CARDIFF – Brilliantly, South Africa have dared to breathe life into the T20 series against England, as we head to a rousing finale in Cardiff on Sunday.
In the bigger picture, a T20 series will be naught but a footnote to the Tests and the Champions Trophy post-mortem.
And yet, on Friday night, as the last rites were being prepared by the Taunton town-crier, the tourists taunted fate and had the last laugh. Andile Phehlukwayo was entrusted with the final over, with 10 other players willing him to defend the 11 runs left.
He did, of course, and a change-room that had suffered much was lifted. “I still insist that we just played one bad game at the wrong time,” Man-of-the-Match Chris Morris said of the aborted Champions Trophy mission.
It feels like a long time already, but it is just a fortnight ago. A lot of water has passed under the Proteas’ bridge since then, but they have only played two games since then.
The first one, on Wednesday, was so meek that some may argue that South Africa didn’t participate. In Taunton, with national pride, personal ambition and collective character all on the line, they answered their captain’s call.
Morris sang De Villiers’ praises for the sense of calm he brought in those final, usually frenetic minutes.
Indeed, the most concerned that South Africa’s captain looked in the last hour was when he had to take a catch at an increasingly murky mid-off.
Eoin Morgan, the batsman ousted, later commented that it was the darkest conditions he’d ever played in. Morgan did win the toss, so he ought to have considered that a place with no lights may need a candle or two if things got tight.
England didn’t offer excuses; they simply cultivated defeat from the valley where wins reside.
It was bizarre, panicky, and all turned on the back of Jason Roy blocking traffic at the non-striker’s end. Morgan, without actually committing fully to it, admitted that there was enough there to send his opener on his way.
Members of the home press were enraged. “There are kids watching. Is this the example that we set them, to appeal for such things? Do we encourage them to throw at batsmen instead of stumps?”
It was a bizarre question, an emotional reaction to a practical change of the rules for those who change the course of their path back to the popping crease.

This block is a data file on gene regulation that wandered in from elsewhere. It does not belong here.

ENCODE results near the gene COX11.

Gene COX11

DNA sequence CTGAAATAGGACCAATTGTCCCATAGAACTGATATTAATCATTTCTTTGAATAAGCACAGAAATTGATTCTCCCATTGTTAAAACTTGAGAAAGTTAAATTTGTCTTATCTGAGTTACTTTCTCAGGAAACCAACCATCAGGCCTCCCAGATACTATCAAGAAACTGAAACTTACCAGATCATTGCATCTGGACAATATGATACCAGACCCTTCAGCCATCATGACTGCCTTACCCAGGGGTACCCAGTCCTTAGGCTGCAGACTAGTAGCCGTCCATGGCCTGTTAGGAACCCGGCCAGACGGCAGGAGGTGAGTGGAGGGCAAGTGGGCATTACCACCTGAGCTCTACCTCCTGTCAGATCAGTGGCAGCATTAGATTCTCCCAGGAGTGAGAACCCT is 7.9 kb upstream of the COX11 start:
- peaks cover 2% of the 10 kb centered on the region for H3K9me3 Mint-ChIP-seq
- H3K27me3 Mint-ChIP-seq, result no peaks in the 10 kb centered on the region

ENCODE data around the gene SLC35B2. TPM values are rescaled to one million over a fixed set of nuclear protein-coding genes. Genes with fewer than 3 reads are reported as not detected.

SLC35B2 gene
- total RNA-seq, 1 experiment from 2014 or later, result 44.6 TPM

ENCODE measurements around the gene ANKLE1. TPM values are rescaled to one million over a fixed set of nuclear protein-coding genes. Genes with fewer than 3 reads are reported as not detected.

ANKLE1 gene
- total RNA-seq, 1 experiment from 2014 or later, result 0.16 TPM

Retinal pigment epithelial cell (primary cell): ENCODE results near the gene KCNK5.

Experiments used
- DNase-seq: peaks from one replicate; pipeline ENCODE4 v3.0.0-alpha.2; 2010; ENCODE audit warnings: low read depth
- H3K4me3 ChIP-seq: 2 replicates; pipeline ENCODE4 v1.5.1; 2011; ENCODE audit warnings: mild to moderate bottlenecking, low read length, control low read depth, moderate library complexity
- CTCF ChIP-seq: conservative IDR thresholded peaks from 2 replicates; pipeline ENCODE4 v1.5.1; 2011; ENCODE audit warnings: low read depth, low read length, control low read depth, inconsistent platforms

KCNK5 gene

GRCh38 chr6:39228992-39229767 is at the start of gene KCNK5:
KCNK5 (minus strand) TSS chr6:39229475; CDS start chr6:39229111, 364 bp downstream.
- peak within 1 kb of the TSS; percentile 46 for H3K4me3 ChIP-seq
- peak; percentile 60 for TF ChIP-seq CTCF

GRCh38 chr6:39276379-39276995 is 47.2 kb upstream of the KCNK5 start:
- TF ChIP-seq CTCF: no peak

Morris, the man at the heart of the appeal, was absolutely certain, even long after the pantomime flames had died down. “You have to appeal. We’ll take anything to swing the game our way right now,” he admitted.
The Proteas took that and ran with it, Morris zoning on Liam Livingstone’s vulnerability and wrenching the momentum back South Africa’s way. Then young Dane Paterson and Phehlukwayo finished off what Morris and Morné Morkel had set up.
In years to come, both may look back on that Friday moment as a source of inspiration for bigger battles, with bigger stakes.
Any guesses? pic.twitter.com/F944Nratfo
Both their body language suggested an appetite for confrontation, which is precisely what the “death overs” are in T20 cricket. Morris was hearty in his praise for both of them. He was genuinely proud, and then spoke of the pride they all have in playing for their country.
Morris also touched on a chair that was empty in the change-room and the team bus. The team is currently without their coach, as Russell Domingo headed home urgently for a family emergency.
“Coach, this one’s for you,” Morris offered fiercely.
At a time when some of the rhetoric around the Proteas has headed towards doom, the Domingo family plight splashed a touch of perspective on proceedings.
You win or you lose a cricket game. The sun rises again, and you get another go.
The sun shone on the Proteas again in Taunton, and they will go to Cardiff on Sunday (3.30pm SA time start) hoping it shines on them once more.